Benefits of data sharing for you
Ask not what you can do for open data; ask what open data can do for you
It has been shown that research articles receive more citations when they have their underlying data openly linked to them. With this in mind, it’s time to consider not just the ideological reasons for making research data open, but the selfish benefits of openly sharing data that all researchers can (and should) be taking advantage of.
And as an increasing number of funders mandate data sharing, and publishers start implementing more consistent data policies at their journals, it is worth seriously considering how and why you should make the research data you generate more openly available.
But what is really in it for me and aren’t there risks as well?
If this was your first thought, you’re not alone. From the fear of ‘research parasites’ and ‘scooping’ to reports that the majority of scientists think openly sharing data is good, yet far fewer actually do it themselves (see here, here and here for such reports), there is still legitimate concern around openly sharing data.
But data sharing doesn’t need to be a risk or merely a necessary act of compliance with policy requirements. Far from disadvantaging your career, openly sharing your data in the correct way should improve it. And here’s how.
The myth of impacting publication
The vast majority of publishers (including Nature, Science, Biomed Central, Elsevier, PLOS and SAGE) don’t consider the publication of a dataset as a prior publication. This means pre-publishing data won’t jeopardise your ability to publish research articles later. Which in turn means you can even publish your data while you are still carrying out your research.
By doing so you will increase the visibility and discoverability of your research, confirm ownership of your data, and provide more opportunities for your research to be recognised and used – all this on top of increasing the potential for your articles to receive a higher level of citations.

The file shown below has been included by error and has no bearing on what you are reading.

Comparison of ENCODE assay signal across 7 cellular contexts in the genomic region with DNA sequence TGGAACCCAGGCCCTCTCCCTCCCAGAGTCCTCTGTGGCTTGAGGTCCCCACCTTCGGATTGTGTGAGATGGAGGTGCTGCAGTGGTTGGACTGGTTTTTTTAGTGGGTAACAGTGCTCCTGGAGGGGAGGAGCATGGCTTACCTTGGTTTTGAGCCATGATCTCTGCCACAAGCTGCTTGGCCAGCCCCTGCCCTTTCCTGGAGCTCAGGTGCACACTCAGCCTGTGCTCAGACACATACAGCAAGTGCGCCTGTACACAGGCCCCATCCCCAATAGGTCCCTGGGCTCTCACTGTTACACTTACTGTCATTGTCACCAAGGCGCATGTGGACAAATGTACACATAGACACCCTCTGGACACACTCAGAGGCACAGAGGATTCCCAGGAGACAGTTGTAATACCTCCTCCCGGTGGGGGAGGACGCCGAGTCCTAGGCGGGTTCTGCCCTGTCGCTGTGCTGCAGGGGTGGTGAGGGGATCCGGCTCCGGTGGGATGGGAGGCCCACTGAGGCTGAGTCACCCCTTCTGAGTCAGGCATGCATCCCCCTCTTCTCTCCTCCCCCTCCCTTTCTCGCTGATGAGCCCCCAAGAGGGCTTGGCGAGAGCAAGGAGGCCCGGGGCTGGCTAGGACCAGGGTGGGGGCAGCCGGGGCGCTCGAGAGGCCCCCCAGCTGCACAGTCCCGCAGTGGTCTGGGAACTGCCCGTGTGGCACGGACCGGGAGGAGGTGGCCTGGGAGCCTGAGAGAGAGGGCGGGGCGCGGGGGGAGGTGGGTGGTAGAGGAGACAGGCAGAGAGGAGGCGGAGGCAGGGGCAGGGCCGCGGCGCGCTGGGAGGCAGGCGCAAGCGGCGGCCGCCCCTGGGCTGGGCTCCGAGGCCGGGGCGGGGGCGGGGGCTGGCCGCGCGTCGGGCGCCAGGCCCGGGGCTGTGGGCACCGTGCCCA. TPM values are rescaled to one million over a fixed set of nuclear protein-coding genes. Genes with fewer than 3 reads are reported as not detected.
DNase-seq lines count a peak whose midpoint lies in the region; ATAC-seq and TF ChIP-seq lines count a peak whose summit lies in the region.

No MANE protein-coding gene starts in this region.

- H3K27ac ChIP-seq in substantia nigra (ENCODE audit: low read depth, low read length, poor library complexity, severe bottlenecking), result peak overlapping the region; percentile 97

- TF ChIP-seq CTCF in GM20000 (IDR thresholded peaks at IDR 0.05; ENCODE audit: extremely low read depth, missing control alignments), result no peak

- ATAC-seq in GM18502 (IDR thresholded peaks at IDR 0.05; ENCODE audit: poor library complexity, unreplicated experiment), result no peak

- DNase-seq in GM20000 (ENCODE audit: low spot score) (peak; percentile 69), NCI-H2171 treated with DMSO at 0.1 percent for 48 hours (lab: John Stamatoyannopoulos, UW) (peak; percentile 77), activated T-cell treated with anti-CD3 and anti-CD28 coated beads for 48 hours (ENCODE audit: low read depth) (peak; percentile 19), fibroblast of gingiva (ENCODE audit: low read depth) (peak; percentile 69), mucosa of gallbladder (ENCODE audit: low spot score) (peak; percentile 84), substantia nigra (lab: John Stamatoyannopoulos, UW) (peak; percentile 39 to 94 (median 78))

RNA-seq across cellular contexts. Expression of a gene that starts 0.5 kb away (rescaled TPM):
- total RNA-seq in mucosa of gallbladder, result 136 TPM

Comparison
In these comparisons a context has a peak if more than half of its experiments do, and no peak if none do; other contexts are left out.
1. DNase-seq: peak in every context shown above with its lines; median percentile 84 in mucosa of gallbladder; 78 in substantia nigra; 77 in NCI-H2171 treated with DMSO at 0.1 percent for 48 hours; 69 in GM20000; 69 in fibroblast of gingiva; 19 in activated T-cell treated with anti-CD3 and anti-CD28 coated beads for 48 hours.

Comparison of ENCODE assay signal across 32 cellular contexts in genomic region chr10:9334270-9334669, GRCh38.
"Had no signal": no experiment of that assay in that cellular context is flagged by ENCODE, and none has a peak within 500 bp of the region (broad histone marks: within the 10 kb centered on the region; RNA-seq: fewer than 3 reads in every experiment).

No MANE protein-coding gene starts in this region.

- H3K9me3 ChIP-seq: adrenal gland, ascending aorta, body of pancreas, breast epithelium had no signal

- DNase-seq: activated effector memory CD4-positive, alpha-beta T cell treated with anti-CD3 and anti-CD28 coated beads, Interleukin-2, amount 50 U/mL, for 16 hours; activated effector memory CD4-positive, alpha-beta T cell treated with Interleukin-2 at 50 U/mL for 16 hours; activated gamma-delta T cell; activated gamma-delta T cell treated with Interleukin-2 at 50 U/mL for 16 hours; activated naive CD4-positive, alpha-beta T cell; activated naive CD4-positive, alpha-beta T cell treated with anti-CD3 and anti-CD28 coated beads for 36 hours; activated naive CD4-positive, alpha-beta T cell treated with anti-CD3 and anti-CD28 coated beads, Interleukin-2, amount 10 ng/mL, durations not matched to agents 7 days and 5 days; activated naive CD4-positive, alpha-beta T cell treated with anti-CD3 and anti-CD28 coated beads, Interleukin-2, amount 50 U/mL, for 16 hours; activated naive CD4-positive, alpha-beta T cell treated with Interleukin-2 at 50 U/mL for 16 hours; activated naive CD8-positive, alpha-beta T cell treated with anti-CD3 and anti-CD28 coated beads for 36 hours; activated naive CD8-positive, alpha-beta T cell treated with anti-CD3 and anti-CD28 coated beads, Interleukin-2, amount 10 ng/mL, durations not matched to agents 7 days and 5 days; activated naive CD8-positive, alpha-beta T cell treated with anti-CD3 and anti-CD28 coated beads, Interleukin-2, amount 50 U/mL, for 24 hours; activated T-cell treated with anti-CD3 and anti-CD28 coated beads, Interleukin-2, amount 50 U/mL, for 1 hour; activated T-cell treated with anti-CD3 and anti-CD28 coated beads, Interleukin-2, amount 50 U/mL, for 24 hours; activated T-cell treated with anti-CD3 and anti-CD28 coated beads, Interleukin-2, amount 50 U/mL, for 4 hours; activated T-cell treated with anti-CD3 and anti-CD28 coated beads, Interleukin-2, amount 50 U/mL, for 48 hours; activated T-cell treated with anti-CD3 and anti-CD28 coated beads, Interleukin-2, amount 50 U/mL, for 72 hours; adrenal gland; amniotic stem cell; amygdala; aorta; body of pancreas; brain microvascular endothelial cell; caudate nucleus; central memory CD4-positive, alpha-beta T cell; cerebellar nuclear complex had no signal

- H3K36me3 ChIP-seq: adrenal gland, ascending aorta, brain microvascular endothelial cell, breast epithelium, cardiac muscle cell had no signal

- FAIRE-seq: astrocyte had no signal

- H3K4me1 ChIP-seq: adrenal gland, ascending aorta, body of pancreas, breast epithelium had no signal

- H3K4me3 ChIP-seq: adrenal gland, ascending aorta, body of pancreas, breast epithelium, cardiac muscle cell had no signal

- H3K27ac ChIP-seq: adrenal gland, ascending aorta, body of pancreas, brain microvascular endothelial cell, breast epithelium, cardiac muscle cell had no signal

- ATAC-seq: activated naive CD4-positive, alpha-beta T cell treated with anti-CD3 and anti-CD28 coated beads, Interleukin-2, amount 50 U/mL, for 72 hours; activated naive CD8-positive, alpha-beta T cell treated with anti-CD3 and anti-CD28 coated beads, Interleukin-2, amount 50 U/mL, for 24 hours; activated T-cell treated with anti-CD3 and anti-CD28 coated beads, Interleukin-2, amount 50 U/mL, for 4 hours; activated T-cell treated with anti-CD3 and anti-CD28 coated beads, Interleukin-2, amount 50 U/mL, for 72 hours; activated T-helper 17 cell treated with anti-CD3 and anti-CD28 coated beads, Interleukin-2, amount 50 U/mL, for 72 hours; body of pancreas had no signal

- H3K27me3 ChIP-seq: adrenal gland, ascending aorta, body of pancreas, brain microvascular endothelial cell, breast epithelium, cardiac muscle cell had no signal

This said, always check with any journals you plan on submitting to what their policy is before you publish your data.
Going from ‘scooped’ to ‘credited’
Many repositories now mint data deposited in them with Digital Object Identifiers (DOIs), meaning that if someone does use your data in their work you won’t be ‘scooped’ – you’ll be ‘credited’ in line with scholarly norms of citation. By openly sharing your data you‘ll get credit for all of your research, not just the bits that make it into an article. You’ll also increase your overall visibility and potentially open new doors for collaboration with those who find and use your data.
Imagine if Rosalind Franklin had deposited her data in a DOI minting repository – she could have received credit for her work on DNA structure at the time she carried it out! Instead, Franklin’s crucial contribution to the discovery of DNA was not acknowledged until after her death.
This demonstrates that beyond the clear citation, discoverability and usage advantages to depositing and sharing your data, there are potentially other far reaching implications of your data being available and properly accredited to you, which may not be immediately obvious to you when you are generating and collecting your data.